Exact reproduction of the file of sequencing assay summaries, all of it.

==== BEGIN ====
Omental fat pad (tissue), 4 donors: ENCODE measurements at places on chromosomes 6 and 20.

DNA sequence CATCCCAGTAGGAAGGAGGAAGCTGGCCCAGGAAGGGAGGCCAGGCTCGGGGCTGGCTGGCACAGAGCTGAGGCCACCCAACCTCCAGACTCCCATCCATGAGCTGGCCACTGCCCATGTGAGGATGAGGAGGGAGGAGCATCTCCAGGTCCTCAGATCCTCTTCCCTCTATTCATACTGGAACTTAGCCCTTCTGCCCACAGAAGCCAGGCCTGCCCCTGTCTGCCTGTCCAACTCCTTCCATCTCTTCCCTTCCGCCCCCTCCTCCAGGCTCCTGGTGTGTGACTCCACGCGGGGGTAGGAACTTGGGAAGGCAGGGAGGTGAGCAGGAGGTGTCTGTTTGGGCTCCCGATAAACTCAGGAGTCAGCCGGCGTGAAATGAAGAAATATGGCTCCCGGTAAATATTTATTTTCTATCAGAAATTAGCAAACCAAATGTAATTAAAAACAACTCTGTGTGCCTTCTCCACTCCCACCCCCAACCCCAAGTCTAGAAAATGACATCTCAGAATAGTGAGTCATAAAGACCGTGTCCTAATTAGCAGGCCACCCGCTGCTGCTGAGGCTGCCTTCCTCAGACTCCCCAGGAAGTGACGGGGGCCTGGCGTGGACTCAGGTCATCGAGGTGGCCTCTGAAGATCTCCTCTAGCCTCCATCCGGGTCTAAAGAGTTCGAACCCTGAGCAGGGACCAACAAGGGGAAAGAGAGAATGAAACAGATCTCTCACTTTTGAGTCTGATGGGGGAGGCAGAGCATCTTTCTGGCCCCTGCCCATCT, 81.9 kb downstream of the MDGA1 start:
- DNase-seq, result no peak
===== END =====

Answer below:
Omental fat pad (tissue), 4 donors: ENCODE measurements at places on chromosomes 6 and 20.

DNA sequence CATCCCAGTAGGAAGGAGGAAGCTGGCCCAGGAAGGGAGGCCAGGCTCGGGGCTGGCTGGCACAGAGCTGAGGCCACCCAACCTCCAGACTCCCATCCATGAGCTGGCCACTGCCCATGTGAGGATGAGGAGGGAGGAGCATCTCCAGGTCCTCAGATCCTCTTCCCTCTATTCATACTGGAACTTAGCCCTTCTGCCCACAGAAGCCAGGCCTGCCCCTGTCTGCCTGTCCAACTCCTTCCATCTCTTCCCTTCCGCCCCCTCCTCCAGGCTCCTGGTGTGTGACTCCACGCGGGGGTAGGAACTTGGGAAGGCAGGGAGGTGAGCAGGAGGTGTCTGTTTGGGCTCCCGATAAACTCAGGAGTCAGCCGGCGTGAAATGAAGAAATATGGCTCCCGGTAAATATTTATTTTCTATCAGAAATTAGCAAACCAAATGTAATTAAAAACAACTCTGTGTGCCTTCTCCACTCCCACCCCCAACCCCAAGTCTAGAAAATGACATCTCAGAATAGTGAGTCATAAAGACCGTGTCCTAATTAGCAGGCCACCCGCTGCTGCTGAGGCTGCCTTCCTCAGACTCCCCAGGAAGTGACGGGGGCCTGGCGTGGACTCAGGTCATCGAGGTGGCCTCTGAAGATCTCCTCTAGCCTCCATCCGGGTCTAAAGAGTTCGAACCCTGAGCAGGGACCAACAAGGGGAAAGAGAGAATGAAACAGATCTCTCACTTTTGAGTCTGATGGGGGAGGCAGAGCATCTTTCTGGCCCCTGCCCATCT, 81.9 kb downstream of the MDGA1 start:
- DNase-seq, result no peak